Norwegian Mobility Company Makes Ford’s Book Depository Its First U.S. Location

The company that has developed the world’s first autonomous wheel, now has its first U.S. location – the Book Depository of Ford Motor Company’s Michigan Central development, providing the type of innovative tenant the project was designed to attract., based out of Oslo, Norway, produces an autonomous robot wheel that provides a new form of mobility flexibility in automation.

The innovative technology has major implications in industries from advanced mobility manufacturing to health care to logistics as it can be attached or mounted to any object, quickly converting the existing infrastructure into autonomous robots.’s autonomous wheel

“Many manufacturers currently use automated guided vehicles and automated mobile robots which are robots in themselves. It’s much more rigid and costly, and if you decide to change up your operation within a manufacturing facility, it’s harder to do so” said Rasmus Noraas Bendvold,’s U.S. Managing Director, who will oversee the new location in Detroit.’s innovation provides its customers greater flexibility because it doesn’t require a major facility rebuild to implement robotic or automated technology.

Three Types of Automated Wheels Working Together uses an automated wheel, equipped with a computer and cameras, to map the desired territory and then set up a mission with different location stops and destinations. A route back and forth throughout a facility bringing parts to an assembly line at the right time and location, for instance.

Once a mission is created there are three types of wheels equipped with various cameras and sensors that are affixed to items that need to be automated. The main wheel, which serves as the brain of the product has a computer that dictates movement and turns, according to Bendvold.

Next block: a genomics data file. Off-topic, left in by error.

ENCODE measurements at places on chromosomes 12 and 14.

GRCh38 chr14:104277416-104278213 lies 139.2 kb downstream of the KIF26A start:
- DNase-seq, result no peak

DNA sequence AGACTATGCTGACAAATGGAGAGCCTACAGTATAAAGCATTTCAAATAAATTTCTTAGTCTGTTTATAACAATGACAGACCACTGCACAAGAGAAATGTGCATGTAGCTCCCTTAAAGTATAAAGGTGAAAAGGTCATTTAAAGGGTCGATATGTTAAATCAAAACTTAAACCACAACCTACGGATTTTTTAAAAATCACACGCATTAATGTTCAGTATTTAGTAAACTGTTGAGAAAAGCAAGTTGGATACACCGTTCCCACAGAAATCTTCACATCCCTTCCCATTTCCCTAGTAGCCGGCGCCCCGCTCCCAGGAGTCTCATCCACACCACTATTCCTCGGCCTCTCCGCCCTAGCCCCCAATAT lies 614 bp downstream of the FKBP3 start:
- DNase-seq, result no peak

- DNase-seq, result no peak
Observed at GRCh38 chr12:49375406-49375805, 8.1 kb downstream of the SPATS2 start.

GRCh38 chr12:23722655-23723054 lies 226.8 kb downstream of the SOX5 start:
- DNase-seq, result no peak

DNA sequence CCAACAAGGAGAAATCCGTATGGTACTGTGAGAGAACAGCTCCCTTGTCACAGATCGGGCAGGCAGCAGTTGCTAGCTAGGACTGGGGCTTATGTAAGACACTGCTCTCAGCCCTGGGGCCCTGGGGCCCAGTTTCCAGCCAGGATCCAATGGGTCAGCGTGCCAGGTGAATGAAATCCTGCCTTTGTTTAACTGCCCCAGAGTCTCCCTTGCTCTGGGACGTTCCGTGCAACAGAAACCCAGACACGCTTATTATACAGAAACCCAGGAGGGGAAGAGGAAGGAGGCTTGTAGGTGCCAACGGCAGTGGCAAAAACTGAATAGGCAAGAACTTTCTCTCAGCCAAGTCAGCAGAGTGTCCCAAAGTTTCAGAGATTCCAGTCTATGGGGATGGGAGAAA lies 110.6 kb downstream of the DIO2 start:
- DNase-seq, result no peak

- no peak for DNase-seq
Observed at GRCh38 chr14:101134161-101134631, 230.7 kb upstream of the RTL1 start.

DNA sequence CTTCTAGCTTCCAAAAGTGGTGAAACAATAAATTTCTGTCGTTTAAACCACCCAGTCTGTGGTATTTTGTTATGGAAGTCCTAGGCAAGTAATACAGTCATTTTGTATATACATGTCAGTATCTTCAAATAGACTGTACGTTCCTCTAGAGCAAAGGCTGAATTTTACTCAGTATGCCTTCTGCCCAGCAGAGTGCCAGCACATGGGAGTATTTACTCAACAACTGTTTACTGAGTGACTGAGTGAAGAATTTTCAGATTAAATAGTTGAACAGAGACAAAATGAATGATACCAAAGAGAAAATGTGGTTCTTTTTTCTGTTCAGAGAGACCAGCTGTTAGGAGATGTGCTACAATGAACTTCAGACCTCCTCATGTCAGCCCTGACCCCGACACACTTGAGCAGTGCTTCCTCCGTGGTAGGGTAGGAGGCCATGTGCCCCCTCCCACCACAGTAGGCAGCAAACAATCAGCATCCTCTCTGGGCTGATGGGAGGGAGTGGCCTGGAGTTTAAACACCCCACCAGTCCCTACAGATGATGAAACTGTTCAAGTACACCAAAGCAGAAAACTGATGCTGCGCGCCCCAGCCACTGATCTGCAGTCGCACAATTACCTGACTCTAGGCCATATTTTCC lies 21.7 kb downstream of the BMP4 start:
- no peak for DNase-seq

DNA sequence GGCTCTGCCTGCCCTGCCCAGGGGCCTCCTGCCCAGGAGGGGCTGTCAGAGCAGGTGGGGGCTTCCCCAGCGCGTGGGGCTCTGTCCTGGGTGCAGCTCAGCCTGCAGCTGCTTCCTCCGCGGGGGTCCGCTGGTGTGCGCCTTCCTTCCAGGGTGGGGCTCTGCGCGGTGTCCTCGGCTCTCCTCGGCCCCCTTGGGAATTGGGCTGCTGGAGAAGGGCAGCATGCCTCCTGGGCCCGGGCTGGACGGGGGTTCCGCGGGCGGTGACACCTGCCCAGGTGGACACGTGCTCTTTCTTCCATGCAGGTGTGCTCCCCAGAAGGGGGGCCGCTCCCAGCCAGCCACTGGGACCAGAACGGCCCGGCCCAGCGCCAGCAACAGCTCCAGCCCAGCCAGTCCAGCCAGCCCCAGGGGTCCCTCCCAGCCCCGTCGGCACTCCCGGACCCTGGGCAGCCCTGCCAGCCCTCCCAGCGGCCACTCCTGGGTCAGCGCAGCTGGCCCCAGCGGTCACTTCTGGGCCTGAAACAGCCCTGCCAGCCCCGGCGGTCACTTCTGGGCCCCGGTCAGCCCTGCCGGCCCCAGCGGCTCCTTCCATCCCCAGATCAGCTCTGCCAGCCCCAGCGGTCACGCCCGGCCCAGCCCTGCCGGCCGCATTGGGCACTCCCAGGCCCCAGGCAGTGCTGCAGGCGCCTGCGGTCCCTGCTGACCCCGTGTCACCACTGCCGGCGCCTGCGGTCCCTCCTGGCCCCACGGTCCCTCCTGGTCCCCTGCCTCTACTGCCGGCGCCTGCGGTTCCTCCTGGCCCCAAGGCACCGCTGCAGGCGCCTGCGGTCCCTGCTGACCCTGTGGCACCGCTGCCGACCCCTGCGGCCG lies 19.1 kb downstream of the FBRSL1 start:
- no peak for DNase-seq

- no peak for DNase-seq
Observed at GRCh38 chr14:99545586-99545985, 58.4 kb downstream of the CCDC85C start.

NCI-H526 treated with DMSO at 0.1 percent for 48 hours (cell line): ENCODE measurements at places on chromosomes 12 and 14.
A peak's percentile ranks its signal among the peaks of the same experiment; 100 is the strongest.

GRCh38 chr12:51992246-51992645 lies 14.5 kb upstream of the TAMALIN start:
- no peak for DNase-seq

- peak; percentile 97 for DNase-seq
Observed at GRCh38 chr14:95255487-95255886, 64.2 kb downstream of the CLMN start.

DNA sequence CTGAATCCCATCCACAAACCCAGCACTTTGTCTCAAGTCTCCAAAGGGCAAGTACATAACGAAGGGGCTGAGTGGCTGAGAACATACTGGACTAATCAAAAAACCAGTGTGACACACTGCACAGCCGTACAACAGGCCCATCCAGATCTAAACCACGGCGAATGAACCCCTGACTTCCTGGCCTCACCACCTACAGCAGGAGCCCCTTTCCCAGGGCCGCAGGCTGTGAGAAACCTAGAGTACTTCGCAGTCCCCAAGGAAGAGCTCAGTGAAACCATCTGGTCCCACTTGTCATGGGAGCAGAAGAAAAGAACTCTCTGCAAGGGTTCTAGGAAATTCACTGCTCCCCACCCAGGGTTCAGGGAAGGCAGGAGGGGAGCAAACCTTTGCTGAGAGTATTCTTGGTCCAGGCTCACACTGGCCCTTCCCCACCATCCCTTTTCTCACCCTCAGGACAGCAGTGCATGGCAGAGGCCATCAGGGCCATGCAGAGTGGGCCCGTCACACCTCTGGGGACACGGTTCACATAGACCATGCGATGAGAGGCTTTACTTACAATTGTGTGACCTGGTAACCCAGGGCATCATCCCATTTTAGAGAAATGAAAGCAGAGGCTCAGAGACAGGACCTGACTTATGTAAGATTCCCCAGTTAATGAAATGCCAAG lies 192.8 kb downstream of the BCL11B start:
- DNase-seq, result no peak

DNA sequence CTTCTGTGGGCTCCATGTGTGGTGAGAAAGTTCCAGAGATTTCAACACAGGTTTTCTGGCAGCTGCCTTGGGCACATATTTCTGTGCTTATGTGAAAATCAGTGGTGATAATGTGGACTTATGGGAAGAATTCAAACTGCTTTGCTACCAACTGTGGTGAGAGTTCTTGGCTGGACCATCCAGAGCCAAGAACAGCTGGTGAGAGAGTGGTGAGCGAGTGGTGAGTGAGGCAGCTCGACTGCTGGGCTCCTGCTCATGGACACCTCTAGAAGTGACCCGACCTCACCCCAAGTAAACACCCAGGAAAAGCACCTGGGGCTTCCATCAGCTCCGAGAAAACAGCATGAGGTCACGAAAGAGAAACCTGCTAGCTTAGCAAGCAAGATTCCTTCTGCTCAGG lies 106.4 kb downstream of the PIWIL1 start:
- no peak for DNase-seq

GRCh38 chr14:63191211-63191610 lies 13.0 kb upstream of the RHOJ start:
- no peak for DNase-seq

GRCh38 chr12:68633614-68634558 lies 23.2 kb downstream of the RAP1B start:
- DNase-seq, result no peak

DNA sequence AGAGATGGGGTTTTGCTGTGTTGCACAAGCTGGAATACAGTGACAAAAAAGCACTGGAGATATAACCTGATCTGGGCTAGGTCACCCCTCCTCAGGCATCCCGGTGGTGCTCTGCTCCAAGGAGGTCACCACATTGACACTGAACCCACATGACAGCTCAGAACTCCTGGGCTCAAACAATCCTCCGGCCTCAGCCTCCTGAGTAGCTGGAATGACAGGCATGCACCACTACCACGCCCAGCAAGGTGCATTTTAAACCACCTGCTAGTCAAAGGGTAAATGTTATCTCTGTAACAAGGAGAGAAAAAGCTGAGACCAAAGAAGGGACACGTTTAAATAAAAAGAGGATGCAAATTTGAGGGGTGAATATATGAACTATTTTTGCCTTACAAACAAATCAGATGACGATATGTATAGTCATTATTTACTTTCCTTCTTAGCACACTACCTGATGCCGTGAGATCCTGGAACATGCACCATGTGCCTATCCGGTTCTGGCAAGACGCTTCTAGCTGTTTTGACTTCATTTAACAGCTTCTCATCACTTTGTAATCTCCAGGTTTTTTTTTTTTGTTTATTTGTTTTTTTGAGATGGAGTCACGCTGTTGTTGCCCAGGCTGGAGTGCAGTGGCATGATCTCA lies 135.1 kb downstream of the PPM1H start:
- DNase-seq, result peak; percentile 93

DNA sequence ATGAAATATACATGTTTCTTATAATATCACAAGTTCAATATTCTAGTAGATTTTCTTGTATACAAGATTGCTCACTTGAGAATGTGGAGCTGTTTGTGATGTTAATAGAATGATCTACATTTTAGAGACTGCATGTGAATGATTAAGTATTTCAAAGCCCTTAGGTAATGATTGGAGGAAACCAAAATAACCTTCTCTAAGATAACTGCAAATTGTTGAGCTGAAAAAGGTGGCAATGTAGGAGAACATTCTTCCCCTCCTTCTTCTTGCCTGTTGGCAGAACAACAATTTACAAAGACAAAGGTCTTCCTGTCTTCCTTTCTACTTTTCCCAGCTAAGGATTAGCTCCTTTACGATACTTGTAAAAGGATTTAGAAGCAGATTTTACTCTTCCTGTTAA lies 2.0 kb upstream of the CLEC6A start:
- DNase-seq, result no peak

Autonomous wheels attached to a rack

“Supporter” and “follower” wheels, the number dictated by weight capacity, are then also attached, and provide a 360-degree view of the object, feeding information back to the main wheel as it leads the automated journey.

Picking Detroit over Boston or Pittsburgh

In selecting Detroit, connected with the Detroit Regional Partnership (DRP) to explore expansion in Southeast Michigan.

In that process, having major mobility players like Ford and Google served as a big draw to Michigan Central, as looks to serve and expand its North American customer base from the new location.

“The focus of the area with autonomous robots, mobility, robotics, and all the other companies that will be in the same building or neighbor buildings is very attractive for us,” said Bendvold. “I think that the Michigan Central will be a hub for international businesses looking to the area”.

The DRP provided assistance with site selection, incentives, talent and other local support.

“Michigan Central and the Book Depository will very quickly prove to be a magnet for world-class innovators” said Maureen Donohue Krauss, president and CEO of DRP.  “We are proud to have helped navigate their site selection process for their first step outside of Norway. Our region is the center of advanced mobility and revolutionizing how the world moves, it makes so much sense for them to be here”.

In assessing its options, the company chose Michigan over competing sites in Pittsburgh and Boston.

“There’s so much knowledge in Detroit and around Michigan within manufacturing, we think that this is a nice spot to be in terms of attracting talent relevant to us” Bendvold added.  “And since we have traction to the automotive industry, it’s where our biggest customers are. We want to be really close to them, and in this region — we will meet a lot of them”.

The project received a $240,000 Michigan Business Development Program grant from the Michigan Economic Development Corporation and is expected to generate nearly $1 million investment and at least 40 jobs.